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Discussion Starter · #1 ·
Hello - I am a Certified Renovator (RRP) and had a contract to do a lot of lead paint disturbance work involving minor demo and a large amount of paint scraping. Confused why owner hired me to do things the "correct way" because the entire beginning of the process they complained about the EPA standards. They were wanting to bring on another contractor (non-certified) for other work so i had to partition the house off so there was no lead paint cross-contamination to his workspace. Suddenly my work became ten times more complicated by having a non-certified renovator in same house. Went to jobsite one day and the other contractor was doing my scope of work, non-certified, and definitely not following any EPA standards. Does this sound like a contract breach? The owner was there and approved of the other contractor doing the work they did. The owner seems very resistant and not wanting to get on the same page. It just doesn't seem to make any sense to have certified and non-certified work going on in the same home as i'm kind of forced into a situation of having to clean up their mess or go to great lengths and document everything. Dropped the job it was too much of a hassle.
 

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Yes, if it is as you described, it would be a breach, However if you didn't have a clause in your contract giving you a legitimate reason to terminate the job, then you are also in breach. Call your lawyer.

Mike
 

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wildtruffle said:
Hello - I am a Certified Renovator (RRP) and had a contract to do a lot of lead paint disturbance work involving minor demo and a large amount of paint scraping. Confused why owner hired me to do things the "correct way" because the entire beginning of the process they complained about the EPA standards. They were wanting to bring on another contractor (non-certified) for other work so i had to partition the house off so there was no lead paint cross-contamination to his workspace. Suddenly my work became ten times more complicated by having a non-certified renovator in same house. Went to jobsite one day and the other contractor was doing my scope of work, non-certified, and definitely not following any EPA standards. Does this sound like a contract breach? The owner was there and approved of the other contractor doing the work they did. The owner seems very resistant and not wanting to get on the same page. It just doesn't seem to make any sense to have certified and non-certified work going on in the same home as i'm kind of forced into a situation of having to clean up their mess or go to great lengths and document everything. Dropped the job it was too much of a hassle.
Call a lawyer for sure with advise in your area . Make sure you document everything and photos , sample kits . Sounds like one day you my get one of those calls . We have lead paint cause of you not doing your job .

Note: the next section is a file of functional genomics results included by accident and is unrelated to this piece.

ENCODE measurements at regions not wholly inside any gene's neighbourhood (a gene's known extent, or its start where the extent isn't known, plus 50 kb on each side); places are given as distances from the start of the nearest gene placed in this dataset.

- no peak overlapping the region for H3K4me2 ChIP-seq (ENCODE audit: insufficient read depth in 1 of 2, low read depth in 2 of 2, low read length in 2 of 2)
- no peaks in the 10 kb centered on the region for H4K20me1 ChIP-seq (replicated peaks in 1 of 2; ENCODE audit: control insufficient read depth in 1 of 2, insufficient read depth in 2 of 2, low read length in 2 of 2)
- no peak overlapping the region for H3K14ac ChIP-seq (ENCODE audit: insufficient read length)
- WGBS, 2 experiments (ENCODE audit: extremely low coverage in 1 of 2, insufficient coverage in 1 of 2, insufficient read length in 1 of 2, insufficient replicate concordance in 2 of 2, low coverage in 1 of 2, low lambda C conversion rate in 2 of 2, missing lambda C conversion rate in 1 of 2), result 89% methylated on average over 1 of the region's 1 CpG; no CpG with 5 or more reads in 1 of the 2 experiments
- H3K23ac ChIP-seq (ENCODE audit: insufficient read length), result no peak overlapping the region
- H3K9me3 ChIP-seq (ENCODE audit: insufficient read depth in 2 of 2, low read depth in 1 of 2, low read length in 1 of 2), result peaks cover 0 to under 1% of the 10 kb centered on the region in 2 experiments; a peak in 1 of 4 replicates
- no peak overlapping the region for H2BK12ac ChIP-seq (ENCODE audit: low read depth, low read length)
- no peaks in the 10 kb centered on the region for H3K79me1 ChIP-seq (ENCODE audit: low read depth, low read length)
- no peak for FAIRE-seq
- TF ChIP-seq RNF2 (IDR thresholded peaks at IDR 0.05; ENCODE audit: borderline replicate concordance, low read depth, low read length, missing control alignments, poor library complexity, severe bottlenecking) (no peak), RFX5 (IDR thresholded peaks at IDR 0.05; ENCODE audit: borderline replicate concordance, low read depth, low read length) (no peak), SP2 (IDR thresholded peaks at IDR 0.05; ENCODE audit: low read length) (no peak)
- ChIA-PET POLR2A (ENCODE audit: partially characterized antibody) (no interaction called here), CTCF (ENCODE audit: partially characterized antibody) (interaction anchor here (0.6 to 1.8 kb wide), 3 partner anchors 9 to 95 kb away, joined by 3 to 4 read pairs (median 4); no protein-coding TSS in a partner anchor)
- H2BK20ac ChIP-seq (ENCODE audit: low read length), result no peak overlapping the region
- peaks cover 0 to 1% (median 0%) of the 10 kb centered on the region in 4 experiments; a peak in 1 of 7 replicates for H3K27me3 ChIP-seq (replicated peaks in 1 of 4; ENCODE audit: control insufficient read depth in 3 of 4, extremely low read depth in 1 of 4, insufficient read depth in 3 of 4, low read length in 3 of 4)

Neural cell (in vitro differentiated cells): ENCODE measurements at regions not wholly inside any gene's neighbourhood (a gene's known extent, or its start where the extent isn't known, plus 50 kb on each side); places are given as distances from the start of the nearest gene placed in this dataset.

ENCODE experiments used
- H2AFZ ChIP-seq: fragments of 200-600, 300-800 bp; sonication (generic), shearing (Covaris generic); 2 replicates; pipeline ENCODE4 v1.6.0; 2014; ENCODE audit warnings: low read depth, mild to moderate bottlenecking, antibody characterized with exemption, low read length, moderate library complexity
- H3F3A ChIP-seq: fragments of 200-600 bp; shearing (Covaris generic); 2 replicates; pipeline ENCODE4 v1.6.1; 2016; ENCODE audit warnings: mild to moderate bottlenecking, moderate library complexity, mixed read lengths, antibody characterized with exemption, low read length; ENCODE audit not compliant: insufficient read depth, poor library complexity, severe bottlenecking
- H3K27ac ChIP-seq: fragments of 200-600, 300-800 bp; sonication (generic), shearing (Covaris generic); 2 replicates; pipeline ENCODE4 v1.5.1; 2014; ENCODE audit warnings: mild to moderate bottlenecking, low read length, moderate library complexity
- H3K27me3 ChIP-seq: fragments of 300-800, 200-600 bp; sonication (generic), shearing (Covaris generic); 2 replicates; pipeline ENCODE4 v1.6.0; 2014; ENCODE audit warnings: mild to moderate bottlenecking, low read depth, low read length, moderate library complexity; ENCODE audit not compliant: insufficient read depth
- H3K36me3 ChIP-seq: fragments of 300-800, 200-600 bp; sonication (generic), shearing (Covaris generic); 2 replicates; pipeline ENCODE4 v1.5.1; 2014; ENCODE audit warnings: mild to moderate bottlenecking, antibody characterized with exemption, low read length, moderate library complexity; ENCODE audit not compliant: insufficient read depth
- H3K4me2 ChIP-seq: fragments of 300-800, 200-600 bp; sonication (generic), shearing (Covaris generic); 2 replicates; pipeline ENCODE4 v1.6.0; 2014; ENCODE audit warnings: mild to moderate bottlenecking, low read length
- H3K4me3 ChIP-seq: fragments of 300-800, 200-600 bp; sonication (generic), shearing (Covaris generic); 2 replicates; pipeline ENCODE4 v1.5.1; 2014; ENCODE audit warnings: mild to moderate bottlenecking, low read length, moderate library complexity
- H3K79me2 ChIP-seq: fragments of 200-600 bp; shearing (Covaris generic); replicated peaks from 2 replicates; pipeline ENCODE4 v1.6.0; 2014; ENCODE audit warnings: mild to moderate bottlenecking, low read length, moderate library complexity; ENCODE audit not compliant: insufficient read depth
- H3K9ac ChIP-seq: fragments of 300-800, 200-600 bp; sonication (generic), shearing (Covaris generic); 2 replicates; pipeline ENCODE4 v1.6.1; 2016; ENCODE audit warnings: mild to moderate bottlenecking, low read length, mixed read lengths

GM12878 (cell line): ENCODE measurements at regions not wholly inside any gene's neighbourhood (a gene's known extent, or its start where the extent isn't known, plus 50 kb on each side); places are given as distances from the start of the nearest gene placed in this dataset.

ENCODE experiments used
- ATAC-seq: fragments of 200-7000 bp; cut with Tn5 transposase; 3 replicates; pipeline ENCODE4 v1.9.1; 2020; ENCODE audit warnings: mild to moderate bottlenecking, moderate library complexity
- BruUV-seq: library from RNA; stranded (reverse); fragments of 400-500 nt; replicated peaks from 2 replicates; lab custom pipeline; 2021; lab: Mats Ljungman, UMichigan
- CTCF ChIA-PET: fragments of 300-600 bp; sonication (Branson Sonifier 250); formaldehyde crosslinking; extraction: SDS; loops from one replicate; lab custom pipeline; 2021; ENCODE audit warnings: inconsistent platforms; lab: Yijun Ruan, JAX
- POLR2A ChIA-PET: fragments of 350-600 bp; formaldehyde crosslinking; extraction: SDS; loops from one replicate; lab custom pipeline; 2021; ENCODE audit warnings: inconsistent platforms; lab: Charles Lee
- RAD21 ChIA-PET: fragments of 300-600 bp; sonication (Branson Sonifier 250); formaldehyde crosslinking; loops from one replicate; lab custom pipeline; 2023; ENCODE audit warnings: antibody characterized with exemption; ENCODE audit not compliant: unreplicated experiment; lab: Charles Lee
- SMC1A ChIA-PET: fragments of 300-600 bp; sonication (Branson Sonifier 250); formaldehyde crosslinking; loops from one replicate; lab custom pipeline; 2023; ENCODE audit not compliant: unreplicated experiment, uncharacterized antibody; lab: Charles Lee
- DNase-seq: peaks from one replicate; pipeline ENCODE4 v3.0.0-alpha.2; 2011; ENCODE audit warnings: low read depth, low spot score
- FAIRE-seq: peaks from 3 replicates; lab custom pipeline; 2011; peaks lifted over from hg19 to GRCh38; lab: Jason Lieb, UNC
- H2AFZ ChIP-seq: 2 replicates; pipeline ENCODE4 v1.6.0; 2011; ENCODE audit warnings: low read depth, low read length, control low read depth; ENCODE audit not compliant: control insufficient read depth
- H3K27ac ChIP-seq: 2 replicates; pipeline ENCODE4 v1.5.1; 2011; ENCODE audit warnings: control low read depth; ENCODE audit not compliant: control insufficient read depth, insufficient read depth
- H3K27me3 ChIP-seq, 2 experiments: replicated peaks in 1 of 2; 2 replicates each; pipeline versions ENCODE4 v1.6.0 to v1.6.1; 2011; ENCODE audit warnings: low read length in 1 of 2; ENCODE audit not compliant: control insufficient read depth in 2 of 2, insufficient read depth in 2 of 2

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Yes, if it is as you described, it would be a breach, However if you didn't have a clause in your contract giving you a legitimate reason to terminate the job, then you are also in breach. Call your lawyer.

Mike
Agreed. If you've legally terminated your work, then you need to formalize that fact, and formalize that whatever's going on there isn't your deal any more. If you're in breach, you need to figure out either how to get back on site and get that other contractor out of there, or figure out how to terminate your work legitimately.
 

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Call a lawyer for sure with advise in your area . Make sure you document everything and photos , sample kits . Sounds like one day you my get one of those calls . We have lead paint cause of you not doing your job .
Yes, you want to be ready for that call, or worse yet, the call from the neighbors.
 

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Discussion Starter · #8 ·
great, thanks for the info. the work has been terminated and in writing/signed by the owner. i got two pictures of the contractor doing my scope of the work wrecklessly. i also wrote a fairly detailed log on the events of that day to keep in my records.

first job as a CR and it's refreshing to hear that we're all on the same page : )
 

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Something to consider. I'm not normally in favor of it, but your involvement gives you some exposure to the risks. You better make sure your records are in order - pictures, logs, etc. - no matter what you do.
Its not something I would do either. There will always be loads of grey areas and associated risks. If you wanted to work withoit risk you wouldnt work.

The other way would be to explajn that youre trying to protect everyone and they need to follow your lead or youre out which it sounds like the op did.
 
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